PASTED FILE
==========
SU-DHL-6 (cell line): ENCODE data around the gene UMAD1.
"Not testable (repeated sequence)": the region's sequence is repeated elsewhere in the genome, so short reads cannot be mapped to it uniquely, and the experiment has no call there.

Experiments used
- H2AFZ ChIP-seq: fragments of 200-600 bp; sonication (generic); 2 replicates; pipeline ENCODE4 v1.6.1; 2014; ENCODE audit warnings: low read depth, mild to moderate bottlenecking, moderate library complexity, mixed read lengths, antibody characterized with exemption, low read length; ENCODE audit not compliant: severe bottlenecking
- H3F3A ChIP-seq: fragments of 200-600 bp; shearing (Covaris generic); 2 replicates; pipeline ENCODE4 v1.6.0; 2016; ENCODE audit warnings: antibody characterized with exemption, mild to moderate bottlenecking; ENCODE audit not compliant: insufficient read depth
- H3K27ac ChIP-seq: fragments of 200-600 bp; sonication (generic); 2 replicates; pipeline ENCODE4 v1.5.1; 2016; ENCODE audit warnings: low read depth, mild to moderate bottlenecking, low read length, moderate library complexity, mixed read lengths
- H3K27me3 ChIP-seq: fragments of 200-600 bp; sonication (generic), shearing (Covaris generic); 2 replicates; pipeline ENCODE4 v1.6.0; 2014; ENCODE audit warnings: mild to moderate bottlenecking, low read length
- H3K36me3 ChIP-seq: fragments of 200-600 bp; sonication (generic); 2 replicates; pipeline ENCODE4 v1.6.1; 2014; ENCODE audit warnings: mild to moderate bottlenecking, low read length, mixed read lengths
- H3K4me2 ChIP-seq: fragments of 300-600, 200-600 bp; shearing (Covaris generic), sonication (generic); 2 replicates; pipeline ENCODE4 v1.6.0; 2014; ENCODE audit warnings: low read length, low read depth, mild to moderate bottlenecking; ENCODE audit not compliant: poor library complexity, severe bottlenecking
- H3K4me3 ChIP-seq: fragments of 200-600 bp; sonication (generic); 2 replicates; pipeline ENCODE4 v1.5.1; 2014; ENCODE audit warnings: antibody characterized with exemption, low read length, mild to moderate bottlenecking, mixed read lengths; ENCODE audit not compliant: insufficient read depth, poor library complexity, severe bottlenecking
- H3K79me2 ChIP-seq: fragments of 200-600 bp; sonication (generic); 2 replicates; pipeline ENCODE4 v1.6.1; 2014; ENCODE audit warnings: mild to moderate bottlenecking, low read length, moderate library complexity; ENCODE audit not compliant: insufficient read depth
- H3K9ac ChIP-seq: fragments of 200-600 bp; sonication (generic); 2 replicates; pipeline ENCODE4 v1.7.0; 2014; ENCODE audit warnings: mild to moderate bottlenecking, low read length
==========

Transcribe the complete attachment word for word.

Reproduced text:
SU-DHL-6 (cell line): ENCODE data around the gene UMAD1.
"Not testable (repeated sequence)": the region's sequence is repeated elsewhere in the genome, so short reads cannot be mapped to it uniquely, and the experiment has no call there.

Experiments used
- H2AFZ ChIP-seq: fragments of 200-600 bp; sonication (generic); 2 replicates; pipeline ENCODE4 v1.6.1; 2014; ENCODE audit warnings: low read depth, mild to moderate bottlenecking, moderate library complexity, mixed read lengths, antibody characterized with exemption, low read length; ENCODE audit not compliant: severe bottlenecking
- H3F3A ChIP-seq: fragments of 200-600 bp; shearing (Covaris generic); 2 replicates; pipeline ENCODE4 v1.6.0; 2016; ENCODE audit warnings: antibody characterized with exemption, mild to moderate bottlenecking; ENCODE audit not compliant: insufficient read depth
- H3K27ac ChIP-seq: fragments of 200-600 bp; sonication (generic); 2 replicates; pipeline ENCODE4 v1.5.1; 2016; ENCODE audit warnings: low read depth, mild to moderate bottlenecking, low read length, moderate library complexity, mixed read lengths
- H3K27me3 ChIP-seq: fragments of 200-600 bp; sonication (generic), shearing (Covaris generic); 2 replicates; pipeline ENCODE4 v1.6.0; 2014; ENCODE audit warnings: mild to moderate bottlenecking, low read length
- H3K36me3 ChIP-seq: fragments of 200-600 bp; sonication (generic); 2 replicates; pipeline ENCODE4 v1.6.1; 2014; ENCODE audit warnings: mild to moderate bottlenecking, low read length, mixed read lengths
- H3K4me2 ChIP-seq: fragments of 300-600, 200-600 bp; shearing (Covaris generic), sonication (generic); 2 replicates; pipeline ENCODE4 v1.6.0; 2014; ENCODE audit warnings: low read length, low read depth, mild to moderate bottlenecking; ENCODE audit not compliant: poor library complexity, severe bottlenecking
- H3K4me3 ChIP-seq: fragments of 200-600 bp; sonication (generic); 2 replicates; pipeline ENCODE4 v1.5.1; 2014; ENCODE audit warnings: antibody characterized with exemption, low read length, mild to moderate bottlenecking, mixed read lengths; ENCODE audit not compliant: insufficient read depth, poor library complexity, severe bottlenecking
- H3K79me2 ChIP-seq: fragments of 200-600 bp; sonication (generic); 2 replicates; pipeline ENCODE4 v1.6.1; 2014; ENCODE audit warnings: mild to moderate bottlenecking, low read length, moderate library complexity; ENCODE audit not compliant: insufficient read depth
- H3K9ac ChIP-seq: fragments of 200-600 bp; sonication (generic); 2 replicates; pipeline ENCODE4 v1.7.0; 2014; ENCODE audit warnings: mild to moderate bottlenecking, low read length